NEW YORK--(BUSINESS WIRE)--Fitch Ratings expects to rate PHEAA Student Loan Trust 2016-1 as follows:
--$533,950,000 floating rate class A notes 'AAAsf(EXP)'; Outlook Stable;
--$11,573,000 floating rate class B notes 'Asf(EXP)'; Outlook Stable.
KEY RATING DRIVERS
U.S. Sovereign Risk: The trust collateral comprises Federal Family Education Loan Program (FFELP) loans, 18.58% of which are rehab loans, with guarantees provided by eligible guarantors and reinsurance provided by the U.S. Department of Education (ED) for at least 97% of principal and accrued interest. Fitch currently rates the U.S. sovereign 'AAA' with a Stable Outlook.
Collateral Performance: Fitch assumes a 23% base case default rate and 56.5% under the 'AAAsf 'scenario. The claim reject rate is assumed to be 0.25% for the base case and 2% for the 'AAAsf' case. Fitch applies the standard default timing curve, CDR and prepayment assumptions for FFELP loans in its cash flow analysis. Current levels of deferment, forbearance and IBR are 7.61%, 12.24%, 13.39% respectively, which are used as the starting point in cash flow modeling. Subsequent declines or increases are modeled as per criteria. Fitch assumes 0.40% borrower benefits in the cash flows analysis based on information provided by PHEAA.
Basis and Interest Rate Risk: Fitch applies its standard basis and interest rate stresses to this transaction as per criteria.
Payment Structure: Cash flows for the 2016-1 notes were satisfactory under 'AAAsf' and 'Asf' stress for class A notes and class B notes, respectively. Total credit enhancement (CE) is provided by overcollateralization (OC), excess spread and subordination provided by the class B notes for the class A notes. At closing, senior and total parity are expected to be 103.7% and 101.50%. The trust has a specified OC amount equal to the greater of 1.8% of the current adjusted pool balance and $8,305,596 that must meet before any excess cash can be released. After Sept. 30, 2020, the trust will stop releasing any excess cash and use these funds to accelerate the note principal payments.
Maturity Risk: Fitch's student loan ABS cash flow model indicates that both the senior and subordinate notes are paid in full on or prior to their legal final maturity of Sept. 25, 2065 in the 'AAAsf' and 'Asf' maturity stress scenario, respectively.
Operational Capabilities: PHEAA will service the portfolio and Fitch considers PHEAA to be an acceptable servicer since they have a long history servicing FFELP student loans.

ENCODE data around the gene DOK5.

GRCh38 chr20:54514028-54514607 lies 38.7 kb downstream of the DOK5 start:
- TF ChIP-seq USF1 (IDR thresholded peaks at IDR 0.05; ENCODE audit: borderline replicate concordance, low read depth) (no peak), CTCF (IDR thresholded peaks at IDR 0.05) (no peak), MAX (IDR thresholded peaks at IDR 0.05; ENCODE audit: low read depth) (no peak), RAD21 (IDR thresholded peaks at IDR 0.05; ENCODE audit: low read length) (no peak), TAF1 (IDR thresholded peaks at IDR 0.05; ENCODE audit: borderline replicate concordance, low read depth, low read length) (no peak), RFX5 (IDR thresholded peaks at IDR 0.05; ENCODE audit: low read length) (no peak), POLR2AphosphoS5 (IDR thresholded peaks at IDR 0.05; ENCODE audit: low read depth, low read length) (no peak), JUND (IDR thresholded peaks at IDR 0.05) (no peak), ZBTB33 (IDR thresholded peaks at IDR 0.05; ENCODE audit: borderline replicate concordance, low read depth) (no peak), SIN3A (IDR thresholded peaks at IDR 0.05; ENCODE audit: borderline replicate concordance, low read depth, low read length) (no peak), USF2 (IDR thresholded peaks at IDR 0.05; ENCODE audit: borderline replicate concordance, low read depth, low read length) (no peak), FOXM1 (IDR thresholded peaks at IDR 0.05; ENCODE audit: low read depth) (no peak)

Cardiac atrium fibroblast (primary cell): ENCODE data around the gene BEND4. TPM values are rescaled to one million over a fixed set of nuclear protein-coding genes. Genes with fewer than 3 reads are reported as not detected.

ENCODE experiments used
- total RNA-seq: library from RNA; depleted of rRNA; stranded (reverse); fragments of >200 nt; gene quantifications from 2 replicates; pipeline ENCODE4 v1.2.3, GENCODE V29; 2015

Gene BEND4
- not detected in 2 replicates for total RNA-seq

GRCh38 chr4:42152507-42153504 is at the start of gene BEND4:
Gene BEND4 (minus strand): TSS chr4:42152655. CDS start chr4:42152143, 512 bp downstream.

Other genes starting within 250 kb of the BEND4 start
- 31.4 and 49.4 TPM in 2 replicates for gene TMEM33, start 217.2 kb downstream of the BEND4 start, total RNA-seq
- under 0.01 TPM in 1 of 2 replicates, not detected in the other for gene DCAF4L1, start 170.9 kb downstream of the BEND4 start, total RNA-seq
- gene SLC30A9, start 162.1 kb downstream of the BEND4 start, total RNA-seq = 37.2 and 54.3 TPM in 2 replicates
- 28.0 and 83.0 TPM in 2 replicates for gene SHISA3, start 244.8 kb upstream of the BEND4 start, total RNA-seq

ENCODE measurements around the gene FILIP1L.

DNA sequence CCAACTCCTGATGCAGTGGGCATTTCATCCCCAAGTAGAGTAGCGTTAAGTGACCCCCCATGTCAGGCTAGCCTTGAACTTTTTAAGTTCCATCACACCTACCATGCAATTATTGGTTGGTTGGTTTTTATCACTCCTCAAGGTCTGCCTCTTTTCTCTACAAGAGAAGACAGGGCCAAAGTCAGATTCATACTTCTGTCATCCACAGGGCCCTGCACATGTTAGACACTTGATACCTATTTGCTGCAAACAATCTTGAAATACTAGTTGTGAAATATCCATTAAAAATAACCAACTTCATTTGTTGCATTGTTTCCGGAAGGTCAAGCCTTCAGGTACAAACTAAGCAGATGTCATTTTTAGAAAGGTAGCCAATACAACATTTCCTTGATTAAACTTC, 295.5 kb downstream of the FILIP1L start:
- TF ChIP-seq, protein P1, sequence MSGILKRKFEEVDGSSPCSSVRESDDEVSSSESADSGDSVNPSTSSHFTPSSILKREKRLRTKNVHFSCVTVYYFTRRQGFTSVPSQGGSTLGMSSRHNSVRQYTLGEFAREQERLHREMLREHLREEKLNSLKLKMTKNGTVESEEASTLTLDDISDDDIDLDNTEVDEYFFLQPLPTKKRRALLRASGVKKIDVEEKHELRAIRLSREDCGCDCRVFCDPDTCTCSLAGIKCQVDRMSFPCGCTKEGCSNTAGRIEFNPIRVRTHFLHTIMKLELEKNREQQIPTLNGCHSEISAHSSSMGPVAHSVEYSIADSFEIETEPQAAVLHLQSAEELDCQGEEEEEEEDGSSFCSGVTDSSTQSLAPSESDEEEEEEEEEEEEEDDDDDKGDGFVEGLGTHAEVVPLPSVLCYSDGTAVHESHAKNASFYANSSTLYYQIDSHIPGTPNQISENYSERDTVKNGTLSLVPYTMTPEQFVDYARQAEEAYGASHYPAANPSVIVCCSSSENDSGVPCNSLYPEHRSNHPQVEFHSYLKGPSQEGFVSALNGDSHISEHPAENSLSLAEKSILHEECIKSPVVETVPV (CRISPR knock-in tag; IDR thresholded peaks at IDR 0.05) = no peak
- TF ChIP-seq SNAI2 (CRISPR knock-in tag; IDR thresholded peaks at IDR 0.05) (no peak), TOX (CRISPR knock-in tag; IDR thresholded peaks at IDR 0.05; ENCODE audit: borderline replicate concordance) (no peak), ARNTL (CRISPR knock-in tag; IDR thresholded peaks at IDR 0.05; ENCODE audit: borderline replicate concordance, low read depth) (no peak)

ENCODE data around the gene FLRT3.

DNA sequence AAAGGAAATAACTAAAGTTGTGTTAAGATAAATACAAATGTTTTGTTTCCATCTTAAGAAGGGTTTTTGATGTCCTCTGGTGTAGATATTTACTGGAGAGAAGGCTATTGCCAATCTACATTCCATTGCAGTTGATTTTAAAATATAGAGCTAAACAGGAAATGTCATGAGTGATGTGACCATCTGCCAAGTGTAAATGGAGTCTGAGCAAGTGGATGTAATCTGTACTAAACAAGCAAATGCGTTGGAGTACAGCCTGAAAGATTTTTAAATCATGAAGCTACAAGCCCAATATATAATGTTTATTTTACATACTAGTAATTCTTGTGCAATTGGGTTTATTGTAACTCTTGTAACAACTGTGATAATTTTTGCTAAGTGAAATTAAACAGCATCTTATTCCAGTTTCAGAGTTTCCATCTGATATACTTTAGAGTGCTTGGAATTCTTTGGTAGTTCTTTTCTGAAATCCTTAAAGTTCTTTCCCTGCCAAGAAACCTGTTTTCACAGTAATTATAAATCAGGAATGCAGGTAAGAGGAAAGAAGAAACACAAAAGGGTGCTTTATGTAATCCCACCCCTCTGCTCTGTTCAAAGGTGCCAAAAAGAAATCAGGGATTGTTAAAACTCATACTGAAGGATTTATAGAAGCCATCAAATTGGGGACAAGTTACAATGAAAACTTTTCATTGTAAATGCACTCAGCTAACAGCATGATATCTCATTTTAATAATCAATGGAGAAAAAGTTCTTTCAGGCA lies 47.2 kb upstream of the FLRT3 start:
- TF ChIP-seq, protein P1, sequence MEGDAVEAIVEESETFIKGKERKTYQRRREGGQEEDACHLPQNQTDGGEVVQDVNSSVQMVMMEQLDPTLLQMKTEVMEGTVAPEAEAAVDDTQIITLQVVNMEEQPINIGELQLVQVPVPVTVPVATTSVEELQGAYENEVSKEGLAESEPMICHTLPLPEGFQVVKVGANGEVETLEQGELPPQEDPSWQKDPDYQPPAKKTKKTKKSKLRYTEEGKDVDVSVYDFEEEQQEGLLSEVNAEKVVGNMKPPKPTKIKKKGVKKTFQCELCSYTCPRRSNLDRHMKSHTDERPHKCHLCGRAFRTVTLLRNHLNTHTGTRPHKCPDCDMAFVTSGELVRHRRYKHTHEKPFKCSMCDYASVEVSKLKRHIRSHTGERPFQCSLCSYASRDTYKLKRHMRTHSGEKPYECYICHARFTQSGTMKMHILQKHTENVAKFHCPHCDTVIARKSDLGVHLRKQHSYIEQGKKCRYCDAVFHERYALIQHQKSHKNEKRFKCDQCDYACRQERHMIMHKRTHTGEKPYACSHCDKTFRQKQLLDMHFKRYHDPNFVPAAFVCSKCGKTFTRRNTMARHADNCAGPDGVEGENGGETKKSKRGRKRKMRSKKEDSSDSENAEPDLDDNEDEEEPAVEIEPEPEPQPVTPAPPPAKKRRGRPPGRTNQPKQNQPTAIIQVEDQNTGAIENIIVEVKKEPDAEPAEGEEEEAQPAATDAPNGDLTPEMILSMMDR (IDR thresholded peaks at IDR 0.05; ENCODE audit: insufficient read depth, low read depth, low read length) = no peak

Since FFELP student loan ABS rely on the U.S. government to reimburse defaults, 'AAAsf' FFELP ABS ratings will likely move in tandem with the 'AAA' U.S. sovereign rating. Aside from the U.S. sovereign rating, defaults and basis risk account for the majority of the risk embedded in FFELP student loan transactions. Additional defaults and basis shock beyond Fitch's published stresses could result in future downgrades. Likewise, a build-up of credit enhancement driven by positive excess spread given favorable basis factor conditions could lead to future upgrades.
Key Rating Drivers and Rating Sensitivities are further described in the updated presale report titled 'PHEAA Student Loan Trust 2016-1', dated Sept. 1, 2016 available on www.fitchratings.com, or by clicking on the link.
DUE DILIGENCE USAGE
Fitch was provided with Form ABS Due Diligence - 15G as prepared by Ernest & Young LLP. The third-party due diligence described in Form 15G focused on comparing the sample characteristics provided in the data file of random sample of 200 student loans to the corresponding information in the respective loan files. Fitch considered this information in its analysis, and it did not have an effect on Fitch's analysis or conclusions.
REPRESENTATIONS, WARRANTIES AND ENFORCEMENT MECHANISMS
A description of the transaction's representations, warranties and enforcement mechanisms (RW&Es) that are disclosed in the offering document and which relate to the underlying asset pool is available by accessing the appendix referenced under 'Related Research' on the presale report. The appendix also contains a comparison of these RW&Es to those Fitch considers typical for the asset class as detailed in the Special Report titled 'Representations, Warranties and Enforcement Mechanisms in Global Structured Finance Transactions,' dated May 31, 2016.
Additional information is available at www.fitchratings.com.
Counterparty Criteria for Structured Finance and Covered Bonds (pub. 18
Criteria for Interest Rate Stresses in Structured Finance Transactions
and Covered Bonds (pub. 17 May 2016)
Criteria for Servicing Continuity Risk in Structured Finance (pub. 17
Global Structured Finance Rating Criteria (pub. 27 Jun 2016)
Rating U.S. Federal Family Education Loan Program Student Loan ABS
Criteria (pub. 26 Jul 2016)
PHEAA Student Loan Trust 2016-1 (US ABS)
Dodd-Frank Rating Information Disclosure Form